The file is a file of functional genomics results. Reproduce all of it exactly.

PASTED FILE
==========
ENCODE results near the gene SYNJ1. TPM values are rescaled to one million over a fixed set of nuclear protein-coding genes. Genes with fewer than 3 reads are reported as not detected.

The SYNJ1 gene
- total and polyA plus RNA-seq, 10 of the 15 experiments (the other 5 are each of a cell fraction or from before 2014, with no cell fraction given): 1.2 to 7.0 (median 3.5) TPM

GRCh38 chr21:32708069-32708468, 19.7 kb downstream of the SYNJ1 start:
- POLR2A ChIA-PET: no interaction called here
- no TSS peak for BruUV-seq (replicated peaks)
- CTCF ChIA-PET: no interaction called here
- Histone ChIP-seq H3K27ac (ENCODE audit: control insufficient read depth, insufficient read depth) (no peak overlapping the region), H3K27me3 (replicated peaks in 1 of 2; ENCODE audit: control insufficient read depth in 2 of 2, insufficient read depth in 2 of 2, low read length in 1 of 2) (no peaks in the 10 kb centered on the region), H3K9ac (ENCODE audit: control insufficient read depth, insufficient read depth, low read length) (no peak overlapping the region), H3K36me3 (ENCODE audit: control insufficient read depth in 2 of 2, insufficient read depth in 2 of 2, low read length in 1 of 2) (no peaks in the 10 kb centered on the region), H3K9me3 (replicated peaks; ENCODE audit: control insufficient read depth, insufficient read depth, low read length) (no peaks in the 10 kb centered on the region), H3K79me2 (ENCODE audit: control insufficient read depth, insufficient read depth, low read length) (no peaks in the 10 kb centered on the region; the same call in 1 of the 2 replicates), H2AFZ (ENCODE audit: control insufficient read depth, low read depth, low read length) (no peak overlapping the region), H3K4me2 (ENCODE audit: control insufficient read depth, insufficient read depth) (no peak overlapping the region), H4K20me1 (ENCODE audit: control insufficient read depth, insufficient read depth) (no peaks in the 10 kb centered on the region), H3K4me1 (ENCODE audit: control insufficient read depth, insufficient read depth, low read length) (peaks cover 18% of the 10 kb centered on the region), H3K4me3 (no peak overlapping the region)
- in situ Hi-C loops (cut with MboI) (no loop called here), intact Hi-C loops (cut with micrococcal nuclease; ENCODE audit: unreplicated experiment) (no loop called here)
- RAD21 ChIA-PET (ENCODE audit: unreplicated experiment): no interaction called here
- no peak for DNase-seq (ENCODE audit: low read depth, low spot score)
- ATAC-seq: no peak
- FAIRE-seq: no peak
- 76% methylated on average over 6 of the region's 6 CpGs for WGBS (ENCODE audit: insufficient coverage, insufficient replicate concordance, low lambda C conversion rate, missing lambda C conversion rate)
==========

ENCODE results near the gene SYNJ1. TPM values are rescaled to one million over a fixed set of nuclear protein-coding genes. Genes with fewer than 3 reads are reported as not detected.

The SYNJ1 gene
- total and polyA plus RNA-seq, 10 of the 15 experiments (the other 5 are each of a cell fraction or from before 2014, with no cell fraction given): 1.2 to 7.0 (median 3.5) TPM

GRCh38 chr21:32708069-32708468, 19.7 kb downstream of the SYNJ1 start:
- POLR2A ChIA-PET: no interaction called here
- no TSS peak for BruUV-seq (replicated peaks)
- CTCF ChIA-PET: no interaction called here
- Histone ChIP-seq H3K27ac (ENCODE audit: control insufficient read depth, insufficient read depth) (no peak overlapping the region), H3K27me3 (replicated peaks in 1 of 2; ENCODE audit: control insufficient read depth in 2 of 2, insufficient read depth in 2 of 2, low read length in 1 of 2) (no peaks in the 10 kb centered on the region), H3K9ac (ENCODE audit: control insufficient read depth, insufficient read depth, low read length) (no peak overlapping the region), H3K36me3 (ENCODE audit: control insufficient read depth in 2 of 2, insufficient read depth in 2 of 2, low read length in 1 of 2) (no peaks in the 10 kb centered on the region), H3K9me3 (replicated peaks; ENCODE audit: control insufficient read depth, insufficient read depth, low read length) (no peaks in the 10 kb centered on the region), H3K79me2 (ENCODE audit: control insufficient read depth, insufficient read depth, low read length) (no peaks in the 10 kb centered on the region; the same call in 1 of the 2 replicates), H2AFZ (ENCODE audit: control insufficient read depth, low read depth, low read length) (no peak overlapping the region), H3K4me2 (ENCODE audit: control insufficient read depth, insufficient read depth) (no peak overlapping the region), H4K20me1 (ENCODE audit: control insufficient read depth, insufficient read depth) (no peaks in the 10 kb centered on the region), H3K4me1 (ENCODE audit: control insufficient read depth, insufficient read depth, low read length) (peaks cover 18% of the 10 kb centered on the region), H3K4me3 (no peak overlapping the region)
- in situ Hi-C loops (cut with MboI) (no loop called here), intact Hi-C loops (cut with micrococcal nuclease; ENCODE audit: unreplicated experiment) (no loop called here)
- RAD21 ChIA-PET (ENCODE audit: unreplicated experiment): no interaction called here
- no peak for DNase-seq (ENCODE audit: low read depth, low spot score)
- ATAC-seq: no peak
- FAIRE-seq: no peak
- 76% methylated on average over 6 of the region's 6 CpGs for WGBS (ENCODE audit: insufficient coverage, insufficient replicate concordance, low lambda C conversion rate, missing lambda C conversion rate)